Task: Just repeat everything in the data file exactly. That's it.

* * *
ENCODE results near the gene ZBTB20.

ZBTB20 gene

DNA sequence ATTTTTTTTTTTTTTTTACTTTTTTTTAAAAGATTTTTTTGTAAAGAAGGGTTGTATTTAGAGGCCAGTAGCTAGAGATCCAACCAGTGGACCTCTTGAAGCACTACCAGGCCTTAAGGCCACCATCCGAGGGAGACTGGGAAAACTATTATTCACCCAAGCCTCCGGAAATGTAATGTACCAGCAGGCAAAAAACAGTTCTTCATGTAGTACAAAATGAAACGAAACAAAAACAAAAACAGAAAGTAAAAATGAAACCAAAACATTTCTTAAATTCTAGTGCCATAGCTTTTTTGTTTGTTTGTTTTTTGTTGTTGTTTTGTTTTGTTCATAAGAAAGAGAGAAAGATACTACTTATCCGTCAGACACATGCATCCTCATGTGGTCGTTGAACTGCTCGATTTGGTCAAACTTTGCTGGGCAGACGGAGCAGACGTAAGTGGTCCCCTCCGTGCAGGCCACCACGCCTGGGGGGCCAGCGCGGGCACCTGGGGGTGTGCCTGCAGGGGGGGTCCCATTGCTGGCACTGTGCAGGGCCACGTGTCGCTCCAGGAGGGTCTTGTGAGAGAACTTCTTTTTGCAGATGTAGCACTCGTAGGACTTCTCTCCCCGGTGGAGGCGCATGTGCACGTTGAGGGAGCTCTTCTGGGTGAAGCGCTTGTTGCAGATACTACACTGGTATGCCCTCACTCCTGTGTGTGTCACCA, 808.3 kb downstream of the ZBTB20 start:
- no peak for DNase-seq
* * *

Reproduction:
ENCODE results near the gene ZBTB20.

ZBTB20 gene

DNA sequence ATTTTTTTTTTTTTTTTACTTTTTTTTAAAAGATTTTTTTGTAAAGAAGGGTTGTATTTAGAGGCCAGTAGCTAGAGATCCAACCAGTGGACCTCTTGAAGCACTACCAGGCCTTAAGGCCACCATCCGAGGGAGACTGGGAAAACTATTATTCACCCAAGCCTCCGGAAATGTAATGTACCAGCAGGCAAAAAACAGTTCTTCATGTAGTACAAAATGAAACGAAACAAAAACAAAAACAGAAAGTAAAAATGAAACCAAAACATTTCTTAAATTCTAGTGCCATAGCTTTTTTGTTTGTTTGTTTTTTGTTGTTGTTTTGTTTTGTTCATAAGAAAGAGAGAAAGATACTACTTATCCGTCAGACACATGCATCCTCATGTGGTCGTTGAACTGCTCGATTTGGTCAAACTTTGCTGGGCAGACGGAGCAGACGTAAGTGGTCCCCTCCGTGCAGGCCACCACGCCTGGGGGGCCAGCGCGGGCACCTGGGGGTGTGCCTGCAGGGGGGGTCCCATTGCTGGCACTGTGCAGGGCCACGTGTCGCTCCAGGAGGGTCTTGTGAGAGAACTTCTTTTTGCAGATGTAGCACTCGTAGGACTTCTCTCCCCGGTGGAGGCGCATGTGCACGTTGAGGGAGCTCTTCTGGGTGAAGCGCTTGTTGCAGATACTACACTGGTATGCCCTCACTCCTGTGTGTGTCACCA, 808.3 kb downstream of the ZBTB20 start:
- no peak for DNase-seq